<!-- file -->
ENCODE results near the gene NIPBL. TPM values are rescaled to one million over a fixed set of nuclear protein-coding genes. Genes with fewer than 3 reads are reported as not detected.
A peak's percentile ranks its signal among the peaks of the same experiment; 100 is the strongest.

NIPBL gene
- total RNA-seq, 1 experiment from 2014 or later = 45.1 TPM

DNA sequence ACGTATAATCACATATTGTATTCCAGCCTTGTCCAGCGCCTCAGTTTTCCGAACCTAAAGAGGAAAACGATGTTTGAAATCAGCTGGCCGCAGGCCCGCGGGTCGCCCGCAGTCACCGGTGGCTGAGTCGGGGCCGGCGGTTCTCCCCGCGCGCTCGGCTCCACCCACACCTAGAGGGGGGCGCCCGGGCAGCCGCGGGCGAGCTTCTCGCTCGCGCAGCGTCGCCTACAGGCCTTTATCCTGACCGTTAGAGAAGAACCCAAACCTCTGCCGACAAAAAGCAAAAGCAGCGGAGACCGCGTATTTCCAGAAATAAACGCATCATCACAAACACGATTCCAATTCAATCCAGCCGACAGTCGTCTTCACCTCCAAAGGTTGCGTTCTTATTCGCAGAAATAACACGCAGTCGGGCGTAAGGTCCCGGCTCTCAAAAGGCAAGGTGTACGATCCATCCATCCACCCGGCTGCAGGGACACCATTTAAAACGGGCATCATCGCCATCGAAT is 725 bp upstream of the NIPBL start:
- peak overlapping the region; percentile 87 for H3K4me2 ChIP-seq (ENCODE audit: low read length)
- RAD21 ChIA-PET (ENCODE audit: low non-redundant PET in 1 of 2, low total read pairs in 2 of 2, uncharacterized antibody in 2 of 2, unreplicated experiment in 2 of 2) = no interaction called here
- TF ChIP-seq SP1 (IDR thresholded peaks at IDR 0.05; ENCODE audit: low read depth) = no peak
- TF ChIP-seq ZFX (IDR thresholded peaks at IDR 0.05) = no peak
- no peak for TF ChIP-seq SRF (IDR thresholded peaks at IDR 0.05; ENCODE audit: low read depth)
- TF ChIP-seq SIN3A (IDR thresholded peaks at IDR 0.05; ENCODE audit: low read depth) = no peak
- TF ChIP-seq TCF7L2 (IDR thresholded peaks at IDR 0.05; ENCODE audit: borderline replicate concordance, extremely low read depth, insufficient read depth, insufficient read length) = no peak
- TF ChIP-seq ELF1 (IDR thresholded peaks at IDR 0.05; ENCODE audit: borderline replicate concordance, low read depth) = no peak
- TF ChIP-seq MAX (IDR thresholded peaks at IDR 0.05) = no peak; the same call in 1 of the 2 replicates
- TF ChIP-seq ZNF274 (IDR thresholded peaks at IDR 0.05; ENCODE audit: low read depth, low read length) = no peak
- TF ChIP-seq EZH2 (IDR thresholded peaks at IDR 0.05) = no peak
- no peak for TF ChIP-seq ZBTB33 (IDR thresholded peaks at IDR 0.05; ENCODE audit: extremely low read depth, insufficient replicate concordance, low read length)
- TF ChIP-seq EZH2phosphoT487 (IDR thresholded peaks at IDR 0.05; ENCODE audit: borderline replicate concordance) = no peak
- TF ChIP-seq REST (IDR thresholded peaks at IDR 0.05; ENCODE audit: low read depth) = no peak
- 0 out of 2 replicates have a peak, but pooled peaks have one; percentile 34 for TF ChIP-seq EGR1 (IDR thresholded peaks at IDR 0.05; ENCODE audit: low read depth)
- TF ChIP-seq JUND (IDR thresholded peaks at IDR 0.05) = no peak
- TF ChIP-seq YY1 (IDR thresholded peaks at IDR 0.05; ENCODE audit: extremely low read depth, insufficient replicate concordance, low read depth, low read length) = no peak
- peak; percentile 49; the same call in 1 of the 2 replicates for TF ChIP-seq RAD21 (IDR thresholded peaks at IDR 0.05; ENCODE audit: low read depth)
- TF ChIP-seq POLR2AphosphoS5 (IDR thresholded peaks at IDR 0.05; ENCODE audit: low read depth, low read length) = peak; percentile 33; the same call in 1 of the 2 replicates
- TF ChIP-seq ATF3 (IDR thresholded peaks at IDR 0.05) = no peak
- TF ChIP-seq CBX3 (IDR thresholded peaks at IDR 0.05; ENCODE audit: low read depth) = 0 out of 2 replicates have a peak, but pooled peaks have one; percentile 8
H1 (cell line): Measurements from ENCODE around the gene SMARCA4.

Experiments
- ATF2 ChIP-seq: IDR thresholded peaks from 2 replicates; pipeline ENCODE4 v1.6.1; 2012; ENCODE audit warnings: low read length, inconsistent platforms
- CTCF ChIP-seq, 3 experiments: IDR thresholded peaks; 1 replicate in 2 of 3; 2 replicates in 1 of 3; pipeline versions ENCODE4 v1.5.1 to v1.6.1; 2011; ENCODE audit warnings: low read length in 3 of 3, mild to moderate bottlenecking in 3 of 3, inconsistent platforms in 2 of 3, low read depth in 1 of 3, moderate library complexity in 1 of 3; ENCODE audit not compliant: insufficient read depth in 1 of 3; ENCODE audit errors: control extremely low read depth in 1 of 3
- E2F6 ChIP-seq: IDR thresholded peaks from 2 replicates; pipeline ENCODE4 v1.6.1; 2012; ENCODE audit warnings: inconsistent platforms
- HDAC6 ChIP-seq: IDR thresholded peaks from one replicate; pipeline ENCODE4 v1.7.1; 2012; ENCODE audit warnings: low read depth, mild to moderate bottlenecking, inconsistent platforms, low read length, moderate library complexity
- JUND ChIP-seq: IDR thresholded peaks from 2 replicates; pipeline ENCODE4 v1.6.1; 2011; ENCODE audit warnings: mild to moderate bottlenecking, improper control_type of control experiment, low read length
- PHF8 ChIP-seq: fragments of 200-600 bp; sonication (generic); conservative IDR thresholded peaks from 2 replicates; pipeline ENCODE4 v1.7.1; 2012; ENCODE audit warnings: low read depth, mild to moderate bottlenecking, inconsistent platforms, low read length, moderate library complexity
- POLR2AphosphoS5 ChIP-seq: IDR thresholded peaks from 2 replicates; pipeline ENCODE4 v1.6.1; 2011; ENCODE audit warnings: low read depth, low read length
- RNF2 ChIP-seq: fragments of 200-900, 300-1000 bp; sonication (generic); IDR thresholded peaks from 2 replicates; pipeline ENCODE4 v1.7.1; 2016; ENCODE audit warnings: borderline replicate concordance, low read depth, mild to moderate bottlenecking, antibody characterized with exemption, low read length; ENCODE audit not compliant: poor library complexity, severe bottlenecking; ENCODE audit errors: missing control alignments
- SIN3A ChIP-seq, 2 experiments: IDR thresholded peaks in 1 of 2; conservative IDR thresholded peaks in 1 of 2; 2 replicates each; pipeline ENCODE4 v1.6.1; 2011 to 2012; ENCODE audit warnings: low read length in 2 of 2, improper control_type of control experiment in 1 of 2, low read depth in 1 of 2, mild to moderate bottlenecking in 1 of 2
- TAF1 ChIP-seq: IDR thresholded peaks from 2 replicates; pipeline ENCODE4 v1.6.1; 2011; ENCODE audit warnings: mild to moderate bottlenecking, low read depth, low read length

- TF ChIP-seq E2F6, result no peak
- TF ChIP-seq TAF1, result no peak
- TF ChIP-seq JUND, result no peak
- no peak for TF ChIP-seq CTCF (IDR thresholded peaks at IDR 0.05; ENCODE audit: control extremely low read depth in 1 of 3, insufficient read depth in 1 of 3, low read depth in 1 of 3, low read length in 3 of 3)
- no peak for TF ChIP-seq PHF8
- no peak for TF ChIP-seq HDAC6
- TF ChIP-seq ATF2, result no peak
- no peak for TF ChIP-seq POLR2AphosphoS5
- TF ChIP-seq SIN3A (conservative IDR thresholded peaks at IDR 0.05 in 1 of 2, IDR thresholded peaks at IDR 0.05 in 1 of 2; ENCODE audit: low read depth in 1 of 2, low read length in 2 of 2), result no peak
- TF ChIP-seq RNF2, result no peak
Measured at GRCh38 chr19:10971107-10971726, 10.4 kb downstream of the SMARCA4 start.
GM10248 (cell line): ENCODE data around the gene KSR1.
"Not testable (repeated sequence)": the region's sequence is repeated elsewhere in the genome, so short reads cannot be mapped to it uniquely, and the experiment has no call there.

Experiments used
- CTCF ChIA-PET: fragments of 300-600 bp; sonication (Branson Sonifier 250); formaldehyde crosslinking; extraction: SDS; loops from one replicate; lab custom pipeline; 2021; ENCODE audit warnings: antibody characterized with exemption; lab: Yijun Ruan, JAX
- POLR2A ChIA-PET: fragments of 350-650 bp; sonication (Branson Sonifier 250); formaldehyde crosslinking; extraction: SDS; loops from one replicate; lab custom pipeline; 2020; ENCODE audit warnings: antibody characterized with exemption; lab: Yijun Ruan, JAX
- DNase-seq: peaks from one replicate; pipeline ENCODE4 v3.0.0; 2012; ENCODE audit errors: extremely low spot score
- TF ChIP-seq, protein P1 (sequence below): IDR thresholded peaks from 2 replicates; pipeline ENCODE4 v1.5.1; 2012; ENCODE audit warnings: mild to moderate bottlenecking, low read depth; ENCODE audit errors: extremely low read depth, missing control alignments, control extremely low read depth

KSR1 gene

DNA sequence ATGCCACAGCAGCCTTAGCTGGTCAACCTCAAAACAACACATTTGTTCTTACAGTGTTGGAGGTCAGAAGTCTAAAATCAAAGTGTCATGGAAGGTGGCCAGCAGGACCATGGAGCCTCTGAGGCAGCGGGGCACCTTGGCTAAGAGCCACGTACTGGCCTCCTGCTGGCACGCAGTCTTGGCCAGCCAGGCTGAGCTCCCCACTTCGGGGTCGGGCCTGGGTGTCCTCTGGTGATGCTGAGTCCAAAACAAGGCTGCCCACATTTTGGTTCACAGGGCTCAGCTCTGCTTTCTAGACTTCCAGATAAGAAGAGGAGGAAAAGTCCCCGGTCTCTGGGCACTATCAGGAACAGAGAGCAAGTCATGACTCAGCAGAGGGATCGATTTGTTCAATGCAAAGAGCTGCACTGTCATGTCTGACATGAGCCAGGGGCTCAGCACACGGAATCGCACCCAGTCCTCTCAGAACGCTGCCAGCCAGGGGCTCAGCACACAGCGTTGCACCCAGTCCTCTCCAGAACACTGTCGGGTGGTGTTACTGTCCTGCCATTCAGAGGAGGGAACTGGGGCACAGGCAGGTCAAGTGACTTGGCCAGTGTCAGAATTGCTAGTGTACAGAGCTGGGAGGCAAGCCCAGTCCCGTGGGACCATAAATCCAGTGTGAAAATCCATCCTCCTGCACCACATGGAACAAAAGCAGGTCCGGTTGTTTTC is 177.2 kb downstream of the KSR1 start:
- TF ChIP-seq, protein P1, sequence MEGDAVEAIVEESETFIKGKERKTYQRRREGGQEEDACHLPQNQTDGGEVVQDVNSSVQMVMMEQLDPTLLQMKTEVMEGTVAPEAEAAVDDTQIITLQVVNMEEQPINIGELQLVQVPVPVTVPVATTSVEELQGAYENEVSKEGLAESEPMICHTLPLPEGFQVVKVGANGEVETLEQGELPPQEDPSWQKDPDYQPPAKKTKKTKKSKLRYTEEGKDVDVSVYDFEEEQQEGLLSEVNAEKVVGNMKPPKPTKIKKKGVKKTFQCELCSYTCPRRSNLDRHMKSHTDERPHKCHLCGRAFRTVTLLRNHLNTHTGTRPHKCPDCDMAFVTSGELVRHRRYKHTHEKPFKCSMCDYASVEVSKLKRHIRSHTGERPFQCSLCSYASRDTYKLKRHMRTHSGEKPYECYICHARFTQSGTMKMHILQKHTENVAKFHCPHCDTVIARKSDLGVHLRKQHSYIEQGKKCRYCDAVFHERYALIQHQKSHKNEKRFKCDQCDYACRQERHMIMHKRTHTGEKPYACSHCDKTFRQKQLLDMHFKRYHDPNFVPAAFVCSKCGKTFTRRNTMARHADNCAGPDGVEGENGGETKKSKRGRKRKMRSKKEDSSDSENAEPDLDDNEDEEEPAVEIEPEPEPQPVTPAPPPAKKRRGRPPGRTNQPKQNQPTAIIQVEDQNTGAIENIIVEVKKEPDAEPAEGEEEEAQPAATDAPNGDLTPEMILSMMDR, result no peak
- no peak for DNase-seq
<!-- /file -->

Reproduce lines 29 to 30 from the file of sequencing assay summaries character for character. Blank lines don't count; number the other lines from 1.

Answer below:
- ATF2 ChIP-seq: IDR thresholded peaks from 2 replicates; pipeline ENCODE4 v1.6.1; 2012; ENCODE audit warnings: low read length, inconsistent platforms
- CTCF ChIP-seq, 3 experiments: IDR thresholded peaks; 1 replicate in 2 of 3; 2 replicates in 1 of 3; pipeline versions ENCODE4 v1.5.1 to v1.6.1; 2011; ENCODE audit warnings: low read length in 3 of 3, mild to moderate bottlenecking in 3 of 3, inconsistent platforms in 2 of 3, low read depth in 1 of 3, moderate library complexity in 1 of 3; ENCODE audit not compliant: insufficient read depth in 1 of 3; ENCODE audit errors: control extremely low read depth in 1 of 3